In the last year, copyright troll Righthaven has got quite a bit of the publicity they don't want. They have filed lawsuits in three states: Nevada, Colorado, and South Carolina. According to Ars Technica, a Colorado federal judge has issued a new ruling.
Righthaven's model relies on suing bloggers and forum posters who have copied articles or photos from the Las Vegas Review-Journal or the Denver Post. Many of these users decided to settle with Righthaven. Turns out they did not need to settle at all, as Righthaven never had the right to sue. The agreement between Righthaven and the newspapers gave Righthaven only a bare right to sue. According to the Nevada judge, only a true copyright holder could litigate in defense of its own works, since there is no such thing as a "bare right."
Judge John Kane in Colorado has now come to the same conclusion. The judge wrote the following in regards to the case:
A third-party who has been assigned the bare right to sue for infringement has no interest in the legal dissemination of the copyrighted material. That party derives its sole economic benefit by instituting claims of infringement, a course of action which necessarily limits public access to the copyrighted work. This prioritizes economic benefit over public access, in direct contradiction to the constitutionally mandated equilibrium upon which copyright law is based.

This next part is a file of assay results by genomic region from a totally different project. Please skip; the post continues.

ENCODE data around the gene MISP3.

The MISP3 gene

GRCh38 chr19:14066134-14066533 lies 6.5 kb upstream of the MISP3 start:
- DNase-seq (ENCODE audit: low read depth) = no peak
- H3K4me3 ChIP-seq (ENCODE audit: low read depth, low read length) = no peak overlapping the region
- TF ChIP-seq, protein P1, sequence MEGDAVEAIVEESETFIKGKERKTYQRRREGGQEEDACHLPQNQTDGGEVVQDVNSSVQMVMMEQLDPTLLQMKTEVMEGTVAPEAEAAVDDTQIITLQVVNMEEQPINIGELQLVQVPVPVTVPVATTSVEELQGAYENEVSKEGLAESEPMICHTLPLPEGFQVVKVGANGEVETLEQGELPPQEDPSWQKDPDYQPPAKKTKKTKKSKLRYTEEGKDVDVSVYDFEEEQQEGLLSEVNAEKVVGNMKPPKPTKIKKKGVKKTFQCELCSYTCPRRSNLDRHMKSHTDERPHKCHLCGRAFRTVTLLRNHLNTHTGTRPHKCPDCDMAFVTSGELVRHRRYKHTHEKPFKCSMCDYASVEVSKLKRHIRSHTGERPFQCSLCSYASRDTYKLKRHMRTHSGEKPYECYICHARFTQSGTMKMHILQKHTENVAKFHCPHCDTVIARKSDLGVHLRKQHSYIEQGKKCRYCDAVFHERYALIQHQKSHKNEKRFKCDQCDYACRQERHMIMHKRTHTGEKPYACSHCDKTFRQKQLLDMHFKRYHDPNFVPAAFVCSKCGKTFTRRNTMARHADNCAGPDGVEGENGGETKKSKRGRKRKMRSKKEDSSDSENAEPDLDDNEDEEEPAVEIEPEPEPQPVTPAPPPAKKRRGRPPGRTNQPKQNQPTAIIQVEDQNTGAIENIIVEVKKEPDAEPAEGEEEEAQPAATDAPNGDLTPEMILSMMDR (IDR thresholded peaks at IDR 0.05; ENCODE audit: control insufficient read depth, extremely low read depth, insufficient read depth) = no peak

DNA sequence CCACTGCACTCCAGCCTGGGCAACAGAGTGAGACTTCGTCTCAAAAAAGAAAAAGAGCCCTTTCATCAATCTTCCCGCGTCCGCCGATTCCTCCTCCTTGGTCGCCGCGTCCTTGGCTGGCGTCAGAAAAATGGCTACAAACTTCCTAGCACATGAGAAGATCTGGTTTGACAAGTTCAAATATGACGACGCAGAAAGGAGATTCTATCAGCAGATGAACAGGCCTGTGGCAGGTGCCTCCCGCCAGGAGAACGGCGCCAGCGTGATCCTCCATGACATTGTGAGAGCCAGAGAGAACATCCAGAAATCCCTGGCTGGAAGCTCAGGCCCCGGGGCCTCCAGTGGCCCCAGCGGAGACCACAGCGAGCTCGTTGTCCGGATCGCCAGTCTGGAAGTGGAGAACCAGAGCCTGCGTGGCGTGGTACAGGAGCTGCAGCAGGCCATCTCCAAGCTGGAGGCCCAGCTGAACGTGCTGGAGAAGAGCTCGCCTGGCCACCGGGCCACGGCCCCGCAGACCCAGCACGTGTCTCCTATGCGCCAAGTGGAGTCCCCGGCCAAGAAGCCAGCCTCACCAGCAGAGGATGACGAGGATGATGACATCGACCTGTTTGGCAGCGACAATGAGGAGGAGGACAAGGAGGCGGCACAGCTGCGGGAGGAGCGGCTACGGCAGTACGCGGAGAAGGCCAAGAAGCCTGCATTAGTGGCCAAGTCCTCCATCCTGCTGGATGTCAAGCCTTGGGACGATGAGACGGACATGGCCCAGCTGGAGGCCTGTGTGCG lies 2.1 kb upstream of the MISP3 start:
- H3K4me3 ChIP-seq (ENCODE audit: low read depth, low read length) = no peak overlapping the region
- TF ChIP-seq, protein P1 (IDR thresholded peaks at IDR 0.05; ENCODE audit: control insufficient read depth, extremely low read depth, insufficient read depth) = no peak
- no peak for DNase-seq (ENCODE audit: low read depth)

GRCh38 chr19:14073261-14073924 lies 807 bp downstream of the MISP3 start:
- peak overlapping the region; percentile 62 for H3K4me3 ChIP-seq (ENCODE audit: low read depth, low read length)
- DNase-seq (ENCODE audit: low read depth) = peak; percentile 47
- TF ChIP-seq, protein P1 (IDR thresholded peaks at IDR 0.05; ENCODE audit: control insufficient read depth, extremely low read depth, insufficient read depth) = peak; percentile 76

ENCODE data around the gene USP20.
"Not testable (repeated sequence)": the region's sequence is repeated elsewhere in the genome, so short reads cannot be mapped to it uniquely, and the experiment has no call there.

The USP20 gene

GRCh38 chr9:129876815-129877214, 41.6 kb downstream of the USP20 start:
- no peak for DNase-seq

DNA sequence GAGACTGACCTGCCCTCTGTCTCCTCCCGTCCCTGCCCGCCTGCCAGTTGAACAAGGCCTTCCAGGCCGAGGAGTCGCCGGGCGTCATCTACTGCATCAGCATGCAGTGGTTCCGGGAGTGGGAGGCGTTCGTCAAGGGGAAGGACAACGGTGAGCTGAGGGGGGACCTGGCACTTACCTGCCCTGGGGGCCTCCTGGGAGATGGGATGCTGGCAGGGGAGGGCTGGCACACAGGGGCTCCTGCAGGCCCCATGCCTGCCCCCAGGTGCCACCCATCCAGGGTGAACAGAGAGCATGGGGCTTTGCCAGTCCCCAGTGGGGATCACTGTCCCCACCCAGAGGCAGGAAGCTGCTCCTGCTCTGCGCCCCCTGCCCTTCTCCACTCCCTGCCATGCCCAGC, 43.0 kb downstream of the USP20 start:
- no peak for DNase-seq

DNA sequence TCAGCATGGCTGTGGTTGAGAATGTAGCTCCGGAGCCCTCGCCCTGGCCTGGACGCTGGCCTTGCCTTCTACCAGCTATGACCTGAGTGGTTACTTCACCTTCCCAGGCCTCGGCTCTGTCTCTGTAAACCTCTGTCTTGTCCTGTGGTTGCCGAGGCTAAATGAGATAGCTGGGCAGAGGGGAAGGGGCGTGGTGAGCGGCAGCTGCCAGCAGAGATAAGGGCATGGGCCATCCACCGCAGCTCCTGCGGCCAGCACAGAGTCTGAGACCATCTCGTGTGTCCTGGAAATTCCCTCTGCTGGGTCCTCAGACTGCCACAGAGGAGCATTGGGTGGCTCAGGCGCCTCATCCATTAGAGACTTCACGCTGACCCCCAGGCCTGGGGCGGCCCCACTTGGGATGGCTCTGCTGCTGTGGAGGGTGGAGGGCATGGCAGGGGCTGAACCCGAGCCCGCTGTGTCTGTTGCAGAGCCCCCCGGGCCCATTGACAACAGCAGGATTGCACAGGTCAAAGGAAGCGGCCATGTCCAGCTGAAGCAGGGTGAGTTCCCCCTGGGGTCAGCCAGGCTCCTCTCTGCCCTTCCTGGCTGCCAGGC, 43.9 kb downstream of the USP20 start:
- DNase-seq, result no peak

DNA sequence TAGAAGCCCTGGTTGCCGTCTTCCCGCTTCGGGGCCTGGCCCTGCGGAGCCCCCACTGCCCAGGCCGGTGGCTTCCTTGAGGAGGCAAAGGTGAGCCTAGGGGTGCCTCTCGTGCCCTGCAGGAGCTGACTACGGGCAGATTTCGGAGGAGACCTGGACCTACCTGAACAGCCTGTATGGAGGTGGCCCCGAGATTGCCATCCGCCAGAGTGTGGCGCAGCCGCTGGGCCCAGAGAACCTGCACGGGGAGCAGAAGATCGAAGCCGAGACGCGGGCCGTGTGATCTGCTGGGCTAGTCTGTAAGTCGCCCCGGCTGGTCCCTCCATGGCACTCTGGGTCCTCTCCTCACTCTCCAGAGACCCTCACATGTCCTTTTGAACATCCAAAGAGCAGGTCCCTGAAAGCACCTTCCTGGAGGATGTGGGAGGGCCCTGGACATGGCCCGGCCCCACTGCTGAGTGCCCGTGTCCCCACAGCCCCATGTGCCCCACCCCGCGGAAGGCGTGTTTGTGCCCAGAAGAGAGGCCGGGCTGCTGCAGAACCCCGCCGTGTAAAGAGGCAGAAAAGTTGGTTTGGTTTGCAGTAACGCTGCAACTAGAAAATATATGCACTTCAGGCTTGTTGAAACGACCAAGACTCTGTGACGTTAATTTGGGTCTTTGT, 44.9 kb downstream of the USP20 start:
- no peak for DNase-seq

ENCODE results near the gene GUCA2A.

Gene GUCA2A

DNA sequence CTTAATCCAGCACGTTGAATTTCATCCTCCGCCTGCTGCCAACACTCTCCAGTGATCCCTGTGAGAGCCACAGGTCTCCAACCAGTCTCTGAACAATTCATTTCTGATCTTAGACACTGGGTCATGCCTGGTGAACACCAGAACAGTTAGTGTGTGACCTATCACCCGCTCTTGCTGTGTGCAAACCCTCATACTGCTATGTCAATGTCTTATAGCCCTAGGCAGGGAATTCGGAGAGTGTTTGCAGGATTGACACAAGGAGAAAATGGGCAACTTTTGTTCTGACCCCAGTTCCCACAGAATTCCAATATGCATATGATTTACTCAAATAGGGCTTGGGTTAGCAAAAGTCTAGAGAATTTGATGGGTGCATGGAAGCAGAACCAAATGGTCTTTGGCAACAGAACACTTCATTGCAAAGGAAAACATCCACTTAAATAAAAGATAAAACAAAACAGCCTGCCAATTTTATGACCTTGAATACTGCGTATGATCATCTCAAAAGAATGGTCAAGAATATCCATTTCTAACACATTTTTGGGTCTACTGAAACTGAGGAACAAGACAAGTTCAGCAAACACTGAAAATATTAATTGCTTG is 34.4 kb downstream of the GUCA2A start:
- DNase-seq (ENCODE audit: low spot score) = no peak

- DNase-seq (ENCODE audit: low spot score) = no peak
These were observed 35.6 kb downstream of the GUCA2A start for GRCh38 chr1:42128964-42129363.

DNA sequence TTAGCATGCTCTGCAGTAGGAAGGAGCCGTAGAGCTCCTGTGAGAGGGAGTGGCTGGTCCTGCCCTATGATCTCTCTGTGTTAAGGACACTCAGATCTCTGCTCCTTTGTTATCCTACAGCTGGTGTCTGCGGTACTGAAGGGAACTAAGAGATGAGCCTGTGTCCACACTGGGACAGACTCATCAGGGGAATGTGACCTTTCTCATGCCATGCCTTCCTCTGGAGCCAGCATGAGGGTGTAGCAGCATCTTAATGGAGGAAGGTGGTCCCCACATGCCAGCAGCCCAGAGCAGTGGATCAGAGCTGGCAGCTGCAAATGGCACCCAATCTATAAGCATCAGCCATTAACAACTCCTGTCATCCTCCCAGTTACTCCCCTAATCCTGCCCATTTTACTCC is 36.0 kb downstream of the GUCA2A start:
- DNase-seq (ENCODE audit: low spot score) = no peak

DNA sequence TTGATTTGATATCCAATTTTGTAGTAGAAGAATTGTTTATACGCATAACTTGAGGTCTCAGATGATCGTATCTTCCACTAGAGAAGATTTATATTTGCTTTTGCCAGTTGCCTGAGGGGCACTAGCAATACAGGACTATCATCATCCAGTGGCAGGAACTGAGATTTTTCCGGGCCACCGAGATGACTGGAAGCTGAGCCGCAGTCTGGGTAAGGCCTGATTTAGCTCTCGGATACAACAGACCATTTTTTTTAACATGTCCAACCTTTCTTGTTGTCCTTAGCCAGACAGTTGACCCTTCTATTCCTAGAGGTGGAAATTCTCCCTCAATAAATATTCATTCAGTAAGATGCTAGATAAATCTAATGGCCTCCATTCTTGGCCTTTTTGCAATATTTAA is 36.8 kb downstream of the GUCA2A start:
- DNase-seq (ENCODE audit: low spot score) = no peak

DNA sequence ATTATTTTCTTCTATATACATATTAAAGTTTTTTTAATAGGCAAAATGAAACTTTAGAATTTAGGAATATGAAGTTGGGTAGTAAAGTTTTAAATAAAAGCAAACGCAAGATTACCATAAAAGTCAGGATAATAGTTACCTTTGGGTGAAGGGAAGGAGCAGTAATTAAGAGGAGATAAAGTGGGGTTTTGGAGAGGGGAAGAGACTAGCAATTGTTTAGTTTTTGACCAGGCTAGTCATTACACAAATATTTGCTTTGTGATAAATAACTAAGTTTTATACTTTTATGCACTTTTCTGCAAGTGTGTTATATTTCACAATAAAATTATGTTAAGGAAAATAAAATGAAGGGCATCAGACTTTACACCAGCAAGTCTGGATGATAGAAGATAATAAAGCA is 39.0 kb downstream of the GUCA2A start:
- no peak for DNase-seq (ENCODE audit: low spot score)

The claim against blogger Leland Wolf was thus dismissed. All the other cases in the state were based on the same question, so now they appear to be headed for dismissal as well. The judge did not just dismiss the case either. The judge exercised his discretion under Section 505 of the Copyright Act to order that Righthaven reimburse Leland Wolf's full costs in defending this action, including attorney's fees. Righthaven is already fighting a payment for a case in Nevada, but will probably be required to pay the costs.